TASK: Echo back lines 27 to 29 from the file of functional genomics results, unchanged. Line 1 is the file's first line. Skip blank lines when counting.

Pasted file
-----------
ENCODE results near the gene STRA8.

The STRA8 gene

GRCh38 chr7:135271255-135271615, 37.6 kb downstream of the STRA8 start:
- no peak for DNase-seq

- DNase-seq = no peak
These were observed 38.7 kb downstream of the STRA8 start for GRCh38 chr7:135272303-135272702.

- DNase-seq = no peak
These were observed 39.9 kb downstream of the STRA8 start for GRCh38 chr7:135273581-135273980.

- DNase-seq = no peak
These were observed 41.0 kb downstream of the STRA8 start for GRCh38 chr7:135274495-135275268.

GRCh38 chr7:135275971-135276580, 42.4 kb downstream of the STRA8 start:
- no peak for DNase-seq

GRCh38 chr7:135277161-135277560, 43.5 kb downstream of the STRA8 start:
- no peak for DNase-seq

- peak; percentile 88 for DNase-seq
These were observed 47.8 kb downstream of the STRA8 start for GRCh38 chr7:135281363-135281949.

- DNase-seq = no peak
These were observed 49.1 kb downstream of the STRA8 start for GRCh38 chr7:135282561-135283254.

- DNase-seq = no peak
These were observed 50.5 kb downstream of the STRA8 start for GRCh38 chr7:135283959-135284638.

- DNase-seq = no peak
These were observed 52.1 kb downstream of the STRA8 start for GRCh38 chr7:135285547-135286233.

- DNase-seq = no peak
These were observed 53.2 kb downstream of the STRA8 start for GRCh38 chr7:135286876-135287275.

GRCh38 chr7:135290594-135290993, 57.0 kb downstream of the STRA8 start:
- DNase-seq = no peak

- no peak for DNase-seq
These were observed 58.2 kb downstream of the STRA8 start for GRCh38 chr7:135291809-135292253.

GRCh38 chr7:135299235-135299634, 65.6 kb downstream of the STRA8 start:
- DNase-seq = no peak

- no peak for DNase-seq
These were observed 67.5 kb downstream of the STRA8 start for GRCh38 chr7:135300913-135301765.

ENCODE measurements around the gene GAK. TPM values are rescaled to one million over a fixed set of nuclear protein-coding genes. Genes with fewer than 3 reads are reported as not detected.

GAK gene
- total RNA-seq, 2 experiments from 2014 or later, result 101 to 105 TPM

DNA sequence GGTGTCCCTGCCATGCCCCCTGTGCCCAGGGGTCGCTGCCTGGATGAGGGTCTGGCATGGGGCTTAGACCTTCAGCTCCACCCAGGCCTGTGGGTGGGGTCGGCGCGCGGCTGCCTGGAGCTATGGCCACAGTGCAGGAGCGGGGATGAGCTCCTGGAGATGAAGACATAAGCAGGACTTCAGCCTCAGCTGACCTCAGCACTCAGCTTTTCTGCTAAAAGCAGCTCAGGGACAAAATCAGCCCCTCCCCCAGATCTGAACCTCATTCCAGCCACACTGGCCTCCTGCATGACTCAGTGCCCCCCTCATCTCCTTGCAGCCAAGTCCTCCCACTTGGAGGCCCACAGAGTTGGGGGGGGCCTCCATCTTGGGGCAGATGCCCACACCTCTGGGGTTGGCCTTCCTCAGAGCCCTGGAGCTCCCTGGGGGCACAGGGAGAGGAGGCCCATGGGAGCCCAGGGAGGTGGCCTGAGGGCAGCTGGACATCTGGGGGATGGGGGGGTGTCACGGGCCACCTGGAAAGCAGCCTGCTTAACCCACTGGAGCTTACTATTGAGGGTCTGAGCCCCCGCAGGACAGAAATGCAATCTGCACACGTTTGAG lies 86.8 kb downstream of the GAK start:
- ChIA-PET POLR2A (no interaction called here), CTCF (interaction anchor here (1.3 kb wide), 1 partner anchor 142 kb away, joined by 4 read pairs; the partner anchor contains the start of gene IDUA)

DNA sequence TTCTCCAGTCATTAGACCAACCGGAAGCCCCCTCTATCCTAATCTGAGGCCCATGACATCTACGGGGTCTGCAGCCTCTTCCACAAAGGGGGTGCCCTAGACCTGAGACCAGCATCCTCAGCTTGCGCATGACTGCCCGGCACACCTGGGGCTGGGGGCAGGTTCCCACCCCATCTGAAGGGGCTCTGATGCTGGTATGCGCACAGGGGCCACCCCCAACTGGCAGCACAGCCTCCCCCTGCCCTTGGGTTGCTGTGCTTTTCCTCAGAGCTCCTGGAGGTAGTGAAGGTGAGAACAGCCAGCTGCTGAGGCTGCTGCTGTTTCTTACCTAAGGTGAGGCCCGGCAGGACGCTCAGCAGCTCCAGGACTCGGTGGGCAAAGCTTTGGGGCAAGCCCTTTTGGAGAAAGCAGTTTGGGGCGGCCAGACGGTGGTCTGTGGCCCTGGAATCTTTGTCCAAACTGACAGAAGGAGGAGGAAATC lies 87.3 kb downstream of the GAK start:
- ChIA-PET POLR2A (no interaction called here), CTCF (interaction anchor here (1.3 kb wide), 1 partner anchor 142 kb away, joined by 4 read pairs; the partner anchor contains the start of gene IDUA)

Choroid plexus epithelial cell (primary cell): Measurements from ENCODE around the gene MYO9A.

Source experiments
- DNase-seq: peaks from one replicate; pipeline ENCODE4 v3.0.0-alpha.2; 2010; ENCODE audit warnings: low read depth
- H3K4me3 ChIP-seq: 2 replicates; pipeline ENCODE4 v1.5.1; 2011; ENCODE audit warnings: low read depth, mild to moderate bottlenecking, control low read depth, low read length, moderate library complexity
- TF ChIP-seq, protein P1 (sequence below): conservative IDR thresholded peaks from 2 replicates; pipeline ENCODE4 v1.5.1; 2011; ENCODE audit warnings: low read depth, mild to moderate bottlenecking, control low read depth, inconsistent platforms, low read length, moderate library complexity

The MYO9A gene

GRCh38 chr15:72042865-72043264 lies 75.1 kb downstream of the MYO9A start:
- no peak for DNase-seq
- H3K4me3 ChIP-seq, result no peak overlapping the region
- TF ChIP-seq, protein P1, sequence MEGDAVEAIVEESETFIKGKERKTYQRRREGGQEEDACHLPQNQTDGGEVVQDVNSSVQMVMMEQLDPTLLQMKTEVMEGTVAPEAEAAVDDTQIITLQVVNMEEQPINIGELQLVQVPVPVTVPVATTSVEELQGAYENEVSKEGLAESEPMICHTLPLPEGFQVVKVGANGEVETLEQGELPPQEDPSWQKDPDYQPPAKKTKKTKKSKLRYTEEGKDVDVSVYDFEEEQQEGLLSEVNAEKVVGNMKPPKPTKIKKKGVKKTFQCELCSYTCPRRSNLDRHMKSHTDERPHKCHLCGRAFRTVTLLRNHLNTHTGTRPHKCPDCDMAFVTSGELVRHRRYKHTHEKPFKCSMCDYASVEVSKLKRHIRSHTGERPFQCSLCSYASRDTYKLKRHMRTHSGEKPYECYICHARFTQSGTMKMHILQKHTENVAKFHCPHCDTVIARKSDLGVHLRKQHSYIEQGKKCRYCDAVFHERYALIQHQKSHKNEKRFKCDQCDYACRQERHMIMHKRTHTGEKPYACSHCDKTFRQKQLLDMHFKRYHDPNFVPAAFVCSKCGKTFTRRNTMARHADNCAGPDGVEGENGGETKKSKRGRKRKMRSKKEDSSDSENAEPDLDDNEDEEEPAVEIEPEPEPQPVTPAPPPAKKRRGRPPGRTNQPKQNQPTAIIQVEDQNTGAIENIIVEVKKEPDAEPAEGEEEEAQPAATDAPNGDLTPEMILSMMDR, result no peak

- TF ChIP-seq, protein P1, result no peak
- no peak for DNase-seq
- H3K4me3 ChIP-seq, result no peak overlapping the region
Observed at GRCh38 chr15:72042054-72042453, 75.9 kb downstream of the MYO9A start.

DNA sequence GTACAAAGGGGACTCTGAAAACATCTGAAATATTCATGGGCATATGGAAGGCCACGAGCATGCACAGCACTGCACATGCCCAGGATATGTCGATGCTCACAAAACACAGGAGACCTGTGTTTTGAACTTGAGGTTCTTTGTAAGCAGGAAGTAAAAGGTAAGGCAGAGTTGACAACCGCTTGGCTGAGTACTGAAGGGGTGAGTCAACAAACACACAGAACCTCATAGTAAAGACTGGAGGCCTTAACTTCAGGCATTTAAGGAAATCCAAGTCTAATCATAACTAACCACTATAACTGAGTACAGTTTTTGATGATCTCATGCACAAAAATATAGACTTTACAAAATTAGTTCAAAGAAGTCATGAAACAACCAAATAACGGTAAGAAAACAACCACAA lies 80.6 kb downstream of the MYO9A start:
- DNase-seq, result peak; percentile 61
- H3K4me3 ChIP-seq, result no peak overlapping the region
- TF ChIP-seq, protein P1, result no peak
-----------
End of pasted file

- no peak for DNase-seq
These were observed 58.2 kb downstream of the STRA8 start for GRCh38 chr7:135291809-135292253.

GRCh38 chr7:135299235-135299634, 65.6 kb downstream of the STRA8 start: